The Telangana Chief Minister K Chandrasekhar Rao’s way of functioning, on multiple occasions, has been called dictatorial by opposition parties. And there couldn’t have been a starker example than his handling of the strike by Telangana State Road Transport Corporation (TSRTC) employees, where the Chief Minister refuses to surrender any ground.
As nearly 50,000 employees of the loss-making TSRTC have been on strike for nearly a month now, KCR’s response has oscillated between insensitive and flippant. In one slash, he declared 48,000 workers ‘self dismissed’, and then called the TSRTC a ‘gone case’.
As the political opposition in Telangana is increasingly non-existent, and the civil society is grappling with ways to hold KCR and his government accountable, the one body that the Chief Minister has not been able to dismiss or ignore is the state High Court. And on multiple occasions in recent times, the Telangana High Court has stepped up to question the government where needed, holding up an important pillar of democracy.
Specifically, in three cases in the last few months, the court stepped up where the opposition and civil society found themselves wanting.
Biting criticism over dengue
For the last few weeks, hospitals in Telangana overflowing with dengue patients, after the state witnessed an outbreak. Even a judge succumbed to the disease in Khammam. According to data accessed by #KhabarLive, the state-run Gandhi Hospital in Hyderabad alone saw 1,027 positive cases of dengue in September, compared to just 252 in August. As of October 21, the hospital witnessed 424 positive cases, and the death of five children. But this data, many believe, is only partial – and the government has been withholding the real numbers. And when questioned, the state government tried to play down the issue.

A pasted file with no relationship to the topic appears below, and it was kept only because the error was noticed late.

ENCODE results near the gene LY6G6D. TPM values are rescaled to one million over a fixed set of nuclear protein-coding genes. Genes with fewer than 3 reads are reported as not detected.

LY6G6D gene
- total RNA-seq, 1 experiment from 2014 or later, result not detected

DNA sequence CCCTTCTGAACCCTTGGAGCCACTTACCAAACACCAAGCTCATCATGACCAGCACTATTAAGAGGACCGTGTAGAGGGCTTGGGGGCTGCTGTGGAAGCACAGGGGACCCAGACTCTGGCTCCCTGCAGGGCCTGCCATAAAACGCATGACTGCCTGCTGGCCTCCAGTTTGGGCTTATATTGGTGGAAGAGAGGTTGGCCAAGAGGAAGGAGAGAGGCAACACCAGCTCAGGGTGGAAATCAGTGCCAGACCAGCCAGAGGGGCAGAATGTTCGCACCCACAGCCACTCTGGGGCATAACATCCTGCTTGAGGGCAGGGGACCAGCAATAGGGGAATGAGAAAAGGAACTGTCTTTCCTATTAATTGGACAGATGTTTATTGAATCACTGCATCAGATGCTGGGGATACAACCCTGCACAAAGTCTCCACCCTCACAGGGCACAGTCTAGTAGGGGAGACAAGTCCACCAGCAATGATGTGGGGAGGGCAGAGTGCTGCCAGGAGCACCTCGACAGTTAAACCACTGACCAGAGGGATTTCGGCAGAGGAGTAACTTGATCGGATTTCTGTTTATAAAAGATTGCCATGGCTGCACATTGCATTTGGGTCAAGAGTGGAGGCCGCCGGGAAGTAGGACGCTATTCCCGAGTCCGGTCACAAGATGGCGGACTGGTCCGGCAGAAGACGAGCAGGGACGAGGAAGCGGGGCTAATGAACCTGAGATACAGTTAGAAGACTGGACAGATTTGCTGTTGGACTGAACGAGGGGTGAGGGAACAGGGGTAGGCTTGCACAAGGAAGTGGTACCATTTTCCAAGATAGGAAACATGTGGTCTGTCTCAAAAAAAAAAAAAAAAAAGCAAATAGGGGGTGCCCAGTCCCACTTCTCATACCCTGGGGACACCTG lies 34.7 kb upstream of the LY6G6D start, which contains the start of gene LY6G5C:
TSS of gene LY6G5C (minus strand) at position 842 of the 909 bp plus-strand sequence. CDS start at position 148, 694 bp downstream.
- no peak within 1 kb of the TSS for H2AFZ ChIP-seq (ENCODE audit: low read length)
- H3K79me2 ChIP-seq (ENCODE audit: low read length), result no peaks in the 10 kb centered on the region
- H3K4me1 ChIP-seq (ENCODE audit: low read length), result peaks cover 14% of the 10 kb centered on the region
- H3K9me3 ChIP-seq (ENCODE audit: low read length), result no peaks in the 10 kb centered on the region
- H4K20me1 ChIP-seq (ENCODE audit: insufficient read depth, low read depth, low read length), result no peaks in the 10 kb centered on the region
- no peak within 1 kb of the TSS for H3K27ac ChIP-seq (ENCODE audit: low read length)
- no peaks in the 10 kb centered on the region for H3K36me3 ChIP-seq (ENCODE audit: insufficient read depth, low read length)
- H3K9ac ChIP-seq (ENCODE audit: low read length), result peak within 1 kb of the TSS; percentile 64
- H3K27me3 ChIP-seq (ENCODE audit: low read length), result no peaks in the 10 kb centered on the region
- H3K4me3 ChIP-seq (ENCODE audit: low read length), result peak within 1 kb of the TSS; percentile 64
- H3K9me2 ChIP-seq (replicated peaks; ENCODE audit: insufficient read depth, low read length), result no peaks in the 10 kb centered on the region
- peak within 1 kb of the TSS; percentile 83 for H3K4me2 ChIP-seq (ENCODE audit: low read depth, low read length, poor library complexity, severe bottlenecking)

While all efforts by activists and media were unsuccessful in making the government budge, the High Court stepped in to pull the government up.
On September 11, the court heard a PIL filed by a Hyderabad based lawyer on “inadequate medical facilities provided at the government hospitals to treat diseases like swine flu, malaria and dengue besides others.” The court slammed the state government’s handling of the issue, and asked them to file a report on the steps taken by them to prevent dengue within 10 days.
On September 25, the court warned the government of serious action if it failed to control the dengue epidemic in a month. Hearing a PIL filed by a doctor on the government’s inaction in the spread of dengue, the court asked, “Why can’t the state government subsidise the cost of the ELISA test, which diagnoses dengue… so that every patient, irrespective of his financial position, can undergo this test?”
On October 24, the court reportedly described an affidavit filed by the Medical and Health Principal Secretary as a ‘lackadaisical and half-hearted effort’. The court also pulled up the government over whether the death of a person in power vis-a-vis a common man was being treated differently. The court even warned officials that they would have to pay money out of their own pocket if dengue deaths are reported.
According to those on the ground, it was only after they were continuously taken to task by the court that the government started work on tackling and preventing dengue in the state.
Calling the bluff on money and ‘misleads’
The High Court’s most recent efforts to hold the government accountable has been on the TSRTC issue.